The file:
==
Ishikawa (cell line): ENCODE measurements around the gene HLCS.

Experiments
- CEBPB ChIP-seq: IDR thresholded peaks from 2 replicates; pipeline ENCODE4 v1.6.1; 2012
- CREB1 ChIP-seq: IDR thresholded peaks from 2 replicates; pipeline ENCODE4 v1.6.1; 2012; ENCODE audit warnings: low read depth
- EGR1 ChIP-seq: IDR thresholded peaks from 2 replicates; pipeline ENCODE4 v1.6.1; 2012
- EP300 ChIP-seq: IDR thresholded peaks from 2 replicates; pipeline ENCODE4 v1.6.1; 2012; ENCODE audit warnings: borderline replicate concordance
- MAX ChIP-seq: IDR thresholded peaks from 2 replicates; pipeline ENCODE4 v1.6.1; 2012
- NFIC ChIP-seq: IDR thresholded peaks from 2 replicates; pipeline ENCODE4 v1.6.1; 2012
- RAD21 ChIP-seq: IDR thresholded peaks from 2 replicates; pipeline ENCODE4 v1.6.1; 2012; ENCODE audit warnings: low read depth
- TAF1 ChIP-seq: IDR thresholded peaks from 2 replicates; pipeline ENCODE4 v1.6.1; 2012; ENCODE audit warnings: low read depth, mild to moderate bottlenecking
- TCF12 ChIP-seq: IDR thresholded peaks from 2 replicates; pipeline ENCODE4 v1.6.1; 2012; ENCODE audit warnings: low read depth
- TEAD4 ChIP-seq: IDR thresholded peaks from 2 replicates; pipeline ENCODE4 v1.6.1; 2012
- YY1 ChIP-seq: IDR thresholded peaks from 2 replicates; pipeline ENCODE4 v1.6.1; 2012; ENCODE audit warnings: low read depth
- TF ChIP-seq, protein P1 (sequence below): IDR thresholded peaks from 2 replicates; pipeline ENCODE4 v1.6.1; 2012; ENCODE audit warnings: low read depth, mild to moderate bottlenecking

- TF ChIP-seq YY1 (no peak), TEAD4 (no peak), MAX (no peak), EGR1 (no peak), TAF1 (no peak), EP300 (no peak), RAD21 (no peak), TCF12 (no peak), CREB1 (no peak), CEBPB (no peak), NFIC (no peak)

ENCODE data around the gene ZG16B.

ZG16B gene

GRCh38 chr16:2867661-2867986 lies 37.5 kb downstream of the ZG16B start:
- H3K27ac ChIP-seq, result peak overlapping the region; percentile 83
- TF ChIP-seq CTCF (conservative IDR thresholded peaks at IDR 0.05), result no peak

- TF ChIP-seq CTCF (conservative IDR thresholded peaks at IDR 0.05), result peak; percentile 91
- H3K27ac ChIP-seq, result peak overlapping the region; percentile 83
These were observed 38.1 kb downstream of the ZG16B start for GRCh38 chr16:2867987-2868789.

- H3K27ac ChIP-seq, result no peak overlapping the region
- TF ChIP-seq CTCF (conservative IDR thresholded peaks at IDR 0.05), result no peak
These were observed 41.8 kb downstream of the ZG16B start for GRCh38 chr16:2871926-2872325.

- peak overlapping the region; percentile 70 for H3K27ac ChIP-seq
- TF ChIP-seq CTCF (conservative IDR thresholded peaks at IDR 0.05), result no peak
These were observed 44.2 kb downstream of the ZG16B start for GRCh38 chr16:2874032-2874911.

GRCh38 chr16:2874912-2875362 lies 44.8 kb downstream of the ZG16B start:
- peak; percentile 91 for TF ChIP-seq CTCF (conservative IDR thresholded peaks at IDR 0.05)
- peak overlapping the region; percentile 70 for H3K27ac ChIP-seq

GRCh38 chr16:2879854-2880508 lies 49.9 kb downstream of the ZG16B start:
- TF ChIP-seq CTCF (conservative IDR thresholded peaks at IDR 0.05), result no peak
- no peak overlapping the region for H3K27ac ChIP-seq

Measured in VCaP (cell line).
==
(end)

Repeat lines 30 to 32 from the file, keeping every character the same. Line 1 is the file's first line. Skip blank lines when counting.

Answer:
GRCh38 chr16:2874912-2875362 lies 44.8 kb downstream of the ZG16B start:
- peak; percentile 91 for TF ChIP-seq CTCF (conservative IDR thresholded peaks at IDR 0.05)
- peak overlapping the region; percentile 70 for H3K27ac ChIP-seq